The Manipur violence is unlikely to end anytime soon

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The long-simmering ethnic tensions in Manipur have recently erupted into deadly clashes. There is, however, no clear path forward towards peaceful co-existence.



The violence that erupted in the Indian state of Manipur in April shows no sign of ending. And we should probably not expect it to. Hundreds have been killed, and several thousands have fled from their homes. The country’s opposition alliance is predictably demanding that Prime Minister Narendra Modi intervenes to stop the escalating chaos, and while the prime minister’s intervention might have saved lives, the dynamic forces that push the conflict are deep-rooted and of long-standing.

At one level, it is a conflict between two ethnic groups. The first is the Meitei. This group is politically dominant and makes up a little over half of the state’s population. It lives around the capital, Imphal, and is more urban-oriented than the other groups in the state. The other ethnic group is the Kuki, a Chin people ethnically and linguistically related to other groups — including the Nagas, who dominate neighbouring Nagaland and the Mizos, who dominate neighbouring Mizoram state.

The Kukis are designated a Scheduled Tribe (ST) according to the Indian constitution. A long-standing demand from the Meitei is that they, too, be designated as Scheduled Tribe. This status accords the group with specific benefits and certain forms of ‘positive discrimination’. These include reserved quotas to institutions of higher learning and government positions and a series of government measures aimed at ‘uplifting’ disadvantaged social groups.

Also, because of their ST status, the hill areas of Manipur are protected, and the Meitei are not allowed to settle there. The Kukis, however, are allowed to settle in the Meitei-dominated Imphal valley. A High Court judgement in April encouraged the state government to investigate the possibility of awarding the Meiti ST status. This led to Kuki protests, again leading to Meitei mobilisation and eventually the violence.

So, at this level, it is a conflict between two politically mobilised groups over access to resources, including government benefits and quotas. If the Meitei are given Scheduled Tribe status, the resources and opportunities available to the Kukis will be much reduced.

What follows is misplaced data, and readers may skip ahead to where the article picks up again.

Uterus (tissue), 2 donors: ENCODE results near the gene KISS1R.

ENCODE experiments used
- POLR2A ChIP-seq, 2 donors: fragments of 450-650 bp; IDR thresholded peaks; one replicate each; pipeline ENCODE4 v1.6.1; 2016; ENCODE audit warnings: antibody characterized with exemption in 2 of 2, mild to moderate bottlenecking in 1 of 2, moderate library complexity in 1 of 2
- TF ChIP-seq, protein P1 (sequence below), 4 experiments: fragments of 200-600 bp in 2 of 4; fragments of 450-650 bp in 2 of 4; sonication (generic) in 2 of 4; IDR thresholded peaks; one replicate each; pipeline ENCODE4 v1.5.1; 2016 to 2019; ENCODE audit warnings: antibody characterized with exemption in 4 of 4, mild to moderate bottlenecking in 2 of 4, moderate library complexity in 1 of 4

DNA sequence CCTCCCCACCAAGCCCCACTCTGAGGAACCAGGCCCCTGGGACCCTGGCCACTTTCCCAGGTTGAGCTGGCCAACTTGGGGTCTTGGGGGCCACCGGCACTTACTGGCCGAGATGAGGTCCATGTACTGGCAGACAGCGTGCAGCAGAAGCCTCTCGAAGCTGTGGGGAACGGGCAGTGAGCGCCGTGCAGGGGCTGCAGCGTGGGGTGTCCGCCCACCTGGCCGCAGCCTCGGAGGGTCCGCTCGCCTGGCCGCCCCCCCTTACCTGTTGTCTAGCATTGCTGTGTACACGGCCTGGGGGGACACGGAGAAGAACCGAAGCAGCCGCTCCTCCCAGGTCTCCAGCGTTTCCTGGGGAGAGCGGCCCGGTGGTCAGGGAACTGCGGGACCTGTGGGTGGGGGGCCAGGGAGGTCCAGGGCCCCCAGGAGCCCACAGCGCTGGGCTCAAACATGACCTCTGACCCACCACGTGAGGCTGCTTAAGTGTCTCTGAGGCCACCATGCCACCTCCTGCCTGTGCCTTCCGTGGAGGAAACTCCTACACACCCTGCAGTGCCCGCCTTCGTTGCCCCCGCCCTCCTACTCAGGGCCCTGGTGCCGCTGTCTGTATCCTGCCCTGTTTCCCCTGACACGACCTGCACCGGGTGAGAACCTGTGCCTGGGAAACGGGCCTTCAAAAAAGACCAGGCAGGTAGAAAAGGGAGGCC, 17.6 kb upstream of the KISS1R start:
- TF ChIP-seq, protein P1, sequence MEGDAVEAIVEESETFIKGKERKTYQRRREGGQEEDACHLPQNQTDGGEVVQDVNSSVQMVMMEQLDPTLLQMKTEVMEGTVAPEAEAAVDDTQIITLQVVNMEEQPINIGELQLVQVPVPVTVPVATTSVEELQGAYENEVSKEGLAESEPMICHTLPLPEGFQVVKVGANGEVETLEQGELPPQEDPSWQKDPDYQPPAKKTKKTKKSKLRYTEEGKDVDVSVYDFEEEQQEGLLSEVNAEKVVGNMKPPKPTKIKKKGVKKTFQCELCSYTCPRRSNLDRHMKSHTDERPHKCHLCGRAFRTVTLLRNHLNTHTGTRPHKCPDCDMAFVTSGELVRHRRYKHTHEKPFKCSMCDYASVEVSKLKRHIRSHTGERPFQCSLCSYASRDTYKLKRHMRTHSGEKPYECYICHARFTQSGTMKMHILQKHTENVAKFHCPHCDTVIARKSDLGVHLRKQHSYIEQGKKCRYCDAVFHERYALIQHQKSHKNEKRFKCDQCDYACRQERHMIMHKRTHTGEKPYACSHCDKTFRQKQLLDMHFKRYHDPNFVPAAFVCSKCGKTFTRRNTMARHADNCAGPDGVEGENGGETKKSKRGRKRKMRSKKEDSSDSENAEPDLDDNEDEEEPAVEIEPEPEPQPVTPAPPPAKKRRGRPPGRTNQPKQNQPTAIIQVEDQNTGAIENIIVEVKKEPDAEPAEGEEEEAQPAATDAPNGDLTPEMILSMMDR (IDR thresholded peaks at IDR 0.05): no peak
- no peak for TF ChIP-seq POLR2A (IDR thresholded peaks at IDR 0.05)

… it is a conflict between two politically mobilised groups over access to resources, including government benefits and quotas. If the Meitei are given Scheduled Tribe status, the resources and opportunities available to the Kukis will be much reduced.

At a different level, the conflict arises from dynamics that have been under development in modern India for a very long time. First, the quota system introduced to alleviate discrimination has been much abused in Indian states and is highly politicised. The tribals, as they were called, ethnic groups in the periphery and away from the great riverine civilisations, in the mountains or the less-fertile central highlands, were historically disadvantaged and generally discriminated against. Hence, a quota system was introduced as positive discrimination measures in independent India’s new constitution.

The quota system slowly expanded to include new groups. The distinction between tribal and non-tribal was not always entirely clear, and in many states, the reservation system has been expanded to placate mobilised groups. Demonstrations for and protests against expansion are a regular feature of Indian politics. Both the Prime Minister’s Bharatiya Janata Party and opposition parties have availed themselves of the opportunity permitted by this system, and no party has advocated abrogation of these benefits from any group of voters.

A point to be made here is that it is not entirely unjustified by the Meitei to demand Scheduled Tribes status. As an ethnic group, its origin lies in the slow merger of several ethnic groups – including the Mizos and the Nagas, who are both classified as Scheduled Tribes. Their conversion to Hinduism is also relatively recent, and pre-Hindu indigenous deities and spirits are still worshipped.